Ireland is staring down a fifth year of tough austerity budgets despite the country emerging from recession.
Finance Minister Michael Noonan warned the slight upturn, with e xports hitting an all-time high, will do little to ease another wave of harsh tax hikes and spending cuts.
Estimates from the Central Statistics Office (CSO) showed gross domestic product, which includes the multinational sector, increased in the three months to June by 0.4% compared with the first three months of the year.
This follows a downturn that hit the country at the end of 2012 and the first few months of this year.
"There's no reason to be throwing our hats in the air or anything like that," Mr Noonan said.
"It's still going to be quite a tough Budget."
The Government is drafting a plan to save 3.1 billion euro (£2.6 billion) as it battles to get its deficit in line with targets set down by its bailout masters in Europe and the International Monetary Fund.
Ministers have said the aim is to make the savings in the Budget on October 15 and exit the bailout regime by the end of the year.
The economic report revealed increases in manufacturing, building and construction, and distribution, transport, software and communications. But growth was modest.
A significant rise in exports - 1.5 billion euro (£1.26 billion) - was combined with a boost in personal consumption expenditures, up 0.7% on the first three months of the year, it said.
Elsewhere, the shattered building and construction businesses improved, reporting growth of 4.2% from March to June, prompting hopes of a revival to alleviate the impact of massive unemployment caused by the property market collapse.
But despite one set of good figures, the domestic economy is suffering as it contracted by 0.4% in the same period.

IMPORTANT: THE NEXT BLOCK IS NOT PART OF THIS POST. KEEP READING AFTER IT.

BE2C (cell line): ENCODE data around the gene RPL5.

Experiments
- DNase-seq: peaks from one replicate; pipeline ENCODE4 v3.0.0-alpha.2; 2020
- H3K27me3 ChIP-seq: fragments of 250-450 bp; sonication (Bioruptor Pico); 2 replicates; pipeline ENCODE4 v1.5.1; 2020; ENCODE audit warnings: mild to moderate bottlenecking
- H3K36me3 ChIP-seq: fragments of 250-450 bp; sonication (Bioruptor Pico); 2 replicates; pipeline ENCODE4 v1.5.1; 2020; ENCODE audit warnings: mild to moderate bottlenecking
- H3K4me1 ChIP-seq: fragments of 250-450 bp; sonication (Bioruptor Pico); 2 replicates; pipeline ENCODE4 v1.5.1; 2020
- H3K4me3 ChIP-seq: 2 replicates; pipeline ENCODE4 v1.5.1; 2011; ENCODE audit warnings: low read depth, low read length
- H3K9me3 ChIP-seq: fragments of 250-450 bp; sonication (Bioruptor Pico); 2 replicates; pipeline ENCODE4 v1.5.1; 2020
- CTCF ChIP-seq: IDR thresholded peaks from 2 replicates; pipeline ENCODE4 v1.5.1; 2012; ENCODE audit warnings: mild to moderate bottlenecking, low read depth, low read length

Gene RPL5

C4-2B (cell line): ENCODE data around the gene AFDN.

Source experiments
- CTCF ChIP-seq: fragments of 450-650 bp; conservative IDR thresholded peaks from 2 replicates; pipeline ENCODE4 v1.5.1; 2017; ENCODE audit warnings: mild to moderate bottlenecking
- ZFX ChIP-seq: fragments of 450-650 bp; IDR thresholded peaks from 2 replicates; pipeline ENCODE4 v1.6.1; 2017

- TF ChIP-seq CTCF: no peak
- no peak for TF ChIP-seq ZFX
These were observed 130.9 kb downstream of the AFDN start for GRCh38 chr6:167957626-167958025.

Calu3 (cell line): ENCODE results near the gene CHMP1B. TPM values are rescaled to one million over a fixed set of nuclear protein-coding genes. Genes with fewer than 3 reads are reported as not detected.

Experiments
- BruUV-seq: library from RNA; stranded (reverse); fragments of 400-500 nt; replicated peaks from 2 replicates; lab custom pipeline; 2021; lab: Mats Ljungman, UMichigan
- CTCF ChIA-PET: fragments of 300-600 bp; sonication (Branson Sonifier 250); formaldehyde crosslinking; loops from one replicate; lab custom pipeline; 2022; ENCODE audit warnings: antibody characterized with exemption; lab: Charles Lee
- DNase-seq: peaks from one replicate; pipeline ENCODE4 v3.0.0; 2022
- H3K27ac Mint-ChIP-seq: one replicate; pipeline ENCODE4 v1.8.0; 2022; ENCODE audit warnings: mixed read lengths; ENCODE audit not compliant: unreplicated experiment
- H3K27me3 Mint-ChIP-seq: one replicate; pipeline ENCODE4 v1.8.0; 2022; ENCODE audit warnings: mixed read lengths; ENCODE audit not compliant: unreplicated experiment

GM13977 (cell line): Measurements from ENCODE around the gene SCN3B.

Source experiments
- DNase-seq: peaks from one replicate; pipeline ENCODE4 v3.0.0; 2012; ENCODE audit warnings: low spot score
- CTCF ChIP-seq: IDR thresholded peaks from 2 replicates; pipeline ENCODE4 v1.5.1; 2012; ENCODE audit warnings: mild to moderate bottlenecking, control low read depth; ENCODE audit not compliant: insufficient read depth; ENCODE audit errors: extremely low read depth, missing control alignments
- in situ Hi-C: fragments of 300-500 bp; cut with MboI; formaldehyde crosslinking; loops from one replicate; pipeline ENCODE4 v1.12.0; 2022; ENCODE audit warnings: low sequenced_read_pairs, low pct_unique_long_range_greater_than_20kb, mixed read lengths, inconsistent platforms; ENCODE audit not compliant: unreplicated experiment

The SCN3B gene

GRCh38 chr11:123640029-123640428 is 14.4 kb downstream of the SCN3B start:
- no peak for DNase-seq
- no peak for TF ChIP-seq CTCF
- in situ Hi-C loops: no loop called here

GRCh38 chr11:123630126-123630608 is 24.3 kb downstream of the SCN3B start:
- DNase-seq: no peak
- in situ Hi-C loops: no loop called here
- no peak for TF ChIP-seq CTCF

Mr Noonan said overall positive growth would give the Government a foundation to build the Budget on, as well as a strategy for exiting the bailout programme.
He would not be drawn on whether it would allow the coalition to revise down its planned 3.1 billion euro adjustment.
Mr Noonan added that the "big economic job" between now and Christmas is to exit the bailout programme.
He said this was the key factor to get back into the money markets and that the Budget should be seen as "a means to an end".
"Now we are positioned with a growing economy, exports at an all-time high, very significant job creation week after week, and that's the way we want to exit the programme, as a very strong economy," Mr Noonan said.
The Irish economy was in recession throughout 2008 and 2009 before recovering slightly and then dipping again at the end of last year and the start of this year.
Aidan Punch, CSO assistant director general, warned against reading too much into small changes in economic figures.
"All of these are very minor changes - very, very minor changes. So it's important not to read too much into it," he said.
Mr Punch said it was a "conundrum" that GDP has fallen year-on-year while employment rates seem to have increased.
"They nearly seem counter-intuitive in a sense because normally one expects to get a bit of growth and then employment follows," Mr Punch said.
"We know it's a conundrum. We're working on it and we'd probably need more data."
The CSO said other countries may have experienced a similar trend.
Elsewhere, Health Minister James Reilly said while the Budget will be difficult, he expects some relief for families who have been hit particularly hard over recent years.
"I would like to think that in the Budget there will be some little things in there to help those who found it particularly difficult, parents of young children, paying mortgages, who have had their income hit in so many different ways," Dr Reilly said.
"But we are getting this country back on its feet and this time around everybody who shared the pain will share the gain, not just the elite few as before."